Indias Mega Projects: Country Longest Steel Bridge To Open For Public In Bihar in June

Image Credit: News18, Wikipedia

The Logical Indian Crew

India's Mega Projects: Country Longest Steel Bridge To Open For Public In Bihar in June

MG Setu is the country's first balanced cantilever bridge which has been dismantled and rebuilt into a simply supported structure. The rehabilitation of the bridge began in 2017, and the western flank was inaugurated in 2020.

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A fully operational and running Mahatma Gandhi Setu would make ends meet for Bihar starting June 7 after the eastern flank is inaugurated. The 39-year-old structure over River Ganga is set to become India's longest steel bridge with a length of 5.6 km. MG Setu is the country's first balanced cantilever bridge which has been dismantled and rebuilt into a simply supported structure. While the state has retained the existing concrete structure, the superstructure has been replaced with a steel deck. The rehabilitation of the bridge began in 2017, and the western flank was inaugurated in 2020.

Traffic Can Pass In 15-20 Minutes

Afcons project manager SK Misra reminisced the journey and said that the waiting period due to traffic was three to four hours earlier. Now, with the construction of the renovated bridge, the traffic would be able to pass within 15-20 minutes, News18 reported. Further, he added, "Almost a lakh of passenger vehicles use this bridge every day. The link is vital to the state's socio-economic development because it connects the north and south Bihar".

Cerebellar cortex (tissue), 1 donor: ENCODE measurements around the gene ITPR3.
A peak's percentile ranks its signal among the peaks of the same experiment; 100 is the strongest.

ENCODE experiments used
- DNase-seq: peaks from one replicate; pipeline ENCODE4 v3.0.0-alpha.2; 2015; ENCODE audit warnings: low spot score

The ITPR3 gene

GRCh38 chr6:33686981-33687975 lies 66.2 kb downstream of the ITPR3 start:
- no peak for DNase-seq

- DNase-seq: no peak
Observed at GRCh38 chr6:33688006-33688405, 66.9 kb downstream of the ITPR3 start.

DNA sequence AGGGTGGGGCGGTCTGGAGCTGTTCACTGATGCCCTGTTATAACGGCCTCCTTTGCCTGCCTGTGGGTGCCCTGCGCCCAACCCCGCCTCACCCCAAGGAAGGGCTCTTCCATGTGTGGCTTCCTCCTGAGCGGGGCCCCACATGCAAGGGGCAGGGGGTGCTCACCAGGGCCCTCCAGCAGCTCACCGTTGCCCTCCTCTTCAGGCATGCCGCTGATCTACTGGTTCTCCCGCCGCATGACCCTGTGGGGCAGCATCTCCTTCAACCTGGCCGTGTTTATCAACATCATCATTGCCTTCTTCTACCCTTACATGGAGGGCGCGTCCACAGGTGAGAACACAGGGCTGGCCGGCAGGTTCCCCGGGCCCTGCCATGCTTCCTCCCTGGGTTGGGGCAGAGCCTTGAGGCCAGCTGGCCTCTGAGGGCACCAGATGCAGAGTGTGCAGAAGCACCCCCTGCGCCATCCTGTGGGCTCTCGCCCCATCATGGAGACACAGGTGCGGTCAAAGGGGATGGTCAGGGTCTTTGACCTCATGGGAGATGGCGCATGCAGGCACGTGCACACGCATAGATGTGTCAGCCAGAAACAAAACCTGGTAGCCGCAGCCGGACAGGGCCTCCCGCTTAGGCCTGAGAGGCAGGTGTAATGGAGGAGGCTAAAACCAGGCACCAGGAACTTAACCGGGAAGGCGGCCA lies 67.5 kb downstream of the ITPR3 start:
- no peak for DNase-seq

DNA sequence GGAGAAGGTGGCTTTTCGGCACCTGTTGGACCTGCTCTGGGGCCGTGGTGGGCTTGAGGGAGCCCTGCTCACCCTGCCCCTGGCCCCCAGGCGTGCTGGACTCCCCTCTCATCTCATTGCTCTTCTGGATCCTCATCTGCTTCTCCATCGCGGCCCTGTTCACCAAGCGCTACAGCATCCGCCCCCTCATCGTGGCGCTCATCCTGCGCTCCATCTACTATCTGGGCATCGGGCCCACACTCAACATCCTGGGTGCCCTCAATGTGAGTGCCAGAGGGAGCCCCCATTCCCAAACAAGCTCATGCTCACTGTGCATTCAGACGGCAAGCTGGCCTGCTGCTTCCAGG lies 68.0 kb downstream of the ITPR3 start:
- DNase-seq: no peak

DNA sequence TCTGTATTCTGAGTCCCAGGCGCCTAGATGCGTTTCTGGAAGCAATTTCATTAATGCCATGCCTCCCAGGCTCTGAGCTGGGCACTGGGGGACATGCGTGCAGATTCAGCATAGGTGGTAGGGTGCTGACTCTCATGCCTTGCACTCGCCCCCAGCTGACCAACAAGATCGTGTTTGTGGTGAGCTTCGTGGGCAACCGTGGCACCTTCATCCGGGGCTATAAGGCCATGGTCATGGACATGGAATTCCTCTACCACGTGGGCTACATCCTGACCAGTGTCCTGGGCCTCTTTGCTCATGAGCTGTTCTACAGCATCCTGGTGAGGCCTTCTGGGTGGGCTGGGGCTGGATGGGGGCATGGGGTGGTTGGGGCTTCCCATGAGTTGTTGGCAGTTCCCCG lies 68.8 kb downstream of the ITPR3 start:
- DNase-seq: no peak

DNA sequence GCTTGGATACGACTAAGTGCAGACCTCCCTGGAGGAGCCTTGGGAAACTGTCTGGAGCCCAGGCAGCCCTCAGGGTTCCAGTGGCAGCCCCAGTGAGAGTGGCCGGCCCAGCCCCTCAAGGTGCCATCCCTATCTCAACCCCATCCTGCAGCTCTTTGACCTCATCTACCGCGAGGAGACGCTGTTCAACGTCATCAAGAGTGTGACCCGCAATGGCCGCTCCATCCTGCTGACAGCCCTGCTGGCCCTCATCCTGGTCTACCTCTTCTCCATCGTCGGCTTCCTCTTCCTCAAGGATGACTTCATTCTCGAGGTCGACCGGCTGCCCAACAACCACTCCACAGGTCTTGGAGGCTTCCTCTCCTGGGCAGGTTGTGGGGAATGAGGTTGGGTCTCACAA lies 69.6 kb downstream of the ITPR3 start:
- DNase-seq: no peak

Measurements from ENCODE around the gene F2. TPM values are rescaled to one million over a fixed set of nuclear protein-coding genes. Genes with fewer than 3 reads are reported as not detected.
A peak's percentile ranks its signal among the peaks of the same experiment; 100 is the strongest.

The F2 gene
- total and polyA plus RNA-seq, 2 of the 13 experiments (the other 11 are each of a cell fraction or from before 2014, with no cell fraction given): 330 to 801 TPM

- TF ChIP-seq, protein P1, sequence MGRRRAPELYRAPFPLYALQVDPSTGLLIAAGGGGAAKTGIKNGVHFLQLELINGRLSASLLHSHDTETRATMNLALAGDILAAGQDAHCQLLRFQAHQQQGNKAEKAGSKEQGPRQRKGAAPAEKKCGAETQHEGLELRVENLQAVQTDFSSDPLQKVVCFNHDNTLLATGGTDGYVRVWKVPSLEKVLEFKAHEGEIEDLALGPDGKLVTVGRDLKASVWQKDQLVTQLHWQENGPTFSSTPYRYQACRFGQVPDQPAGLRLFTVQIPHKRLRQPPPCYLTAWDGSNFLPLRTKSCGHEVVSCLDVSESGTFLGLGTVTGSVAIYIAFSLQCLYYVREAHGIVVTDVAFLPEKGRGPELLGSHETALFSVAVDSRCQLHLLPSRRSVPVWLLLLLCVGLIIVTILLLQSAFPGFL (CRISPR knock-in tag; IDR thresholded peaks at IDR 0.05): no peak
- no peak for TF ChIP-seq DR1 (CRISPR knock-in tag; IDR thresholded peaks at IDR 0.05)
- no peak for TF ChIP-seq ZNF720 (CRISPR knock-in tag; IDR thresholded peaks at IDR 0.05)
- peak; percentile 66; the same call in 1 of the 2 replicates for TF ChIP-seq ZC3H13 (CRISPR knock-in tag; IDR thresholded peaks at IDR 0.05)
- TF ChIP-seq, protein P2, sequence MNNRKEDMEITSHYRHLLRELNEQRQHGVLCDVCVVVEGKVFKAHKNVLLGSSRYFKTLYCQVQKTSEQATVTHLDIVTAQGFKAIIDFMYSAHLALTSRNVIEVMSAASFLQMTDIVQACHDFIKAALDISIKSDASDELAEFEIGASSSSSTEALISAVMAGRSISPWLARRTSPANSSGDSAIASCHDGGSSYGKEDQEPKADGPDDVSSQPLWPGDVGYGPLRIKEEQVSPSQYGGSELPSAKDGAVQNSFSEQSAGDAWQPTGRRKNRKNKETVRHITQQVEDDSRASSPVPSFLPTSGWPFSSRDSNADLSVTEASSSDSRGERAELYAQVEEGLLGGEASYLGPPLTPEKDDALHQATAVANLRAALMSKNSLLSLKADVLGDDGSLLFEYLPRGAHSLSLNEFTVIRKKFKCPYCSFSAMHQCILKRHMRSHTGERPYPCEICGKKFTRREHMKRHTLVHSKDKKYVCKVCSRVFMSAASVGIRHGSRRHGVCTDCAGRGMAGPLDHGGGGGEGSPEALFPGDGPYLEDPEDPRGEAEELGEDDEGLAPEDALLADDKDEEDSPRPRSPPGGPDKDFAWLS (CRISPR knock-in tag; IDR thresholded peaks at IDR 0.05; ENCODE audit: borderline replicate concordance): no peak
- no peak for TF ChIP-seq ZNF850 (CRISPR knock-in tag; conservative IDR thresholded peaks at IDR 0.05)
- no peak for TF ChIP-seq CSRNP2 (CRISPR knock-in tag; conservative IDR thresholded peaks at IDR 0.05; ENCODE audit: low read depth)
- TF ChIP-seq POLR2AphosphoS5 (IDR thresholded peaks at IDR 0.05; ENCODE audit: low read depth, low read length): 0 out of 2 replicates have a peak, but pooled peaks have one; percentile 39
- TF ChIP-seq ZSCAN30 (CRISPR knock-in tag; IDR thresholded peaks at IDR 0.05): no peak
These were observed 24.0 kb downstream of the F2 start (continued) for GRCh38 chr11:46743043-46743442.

Over 66,000 Tonnes Of Steel Used

The project manager said that the construction for the eastern flank was completed only in 18 months and several factors helped them speed up the structure. While constructing the upstream or the western side, the team learned and applied them. The biggest concern during the construction was the moving traffic on the adjacent bridge.

"At the top of it, we had to handle a huge volume of dismantling works with environment-friendly disposal of waste material. We had to make sure that no debris from bridge demolition settled into the river," Misra said. Over 66,000 tonnes of steel have been used in the entire construction of the bridge.

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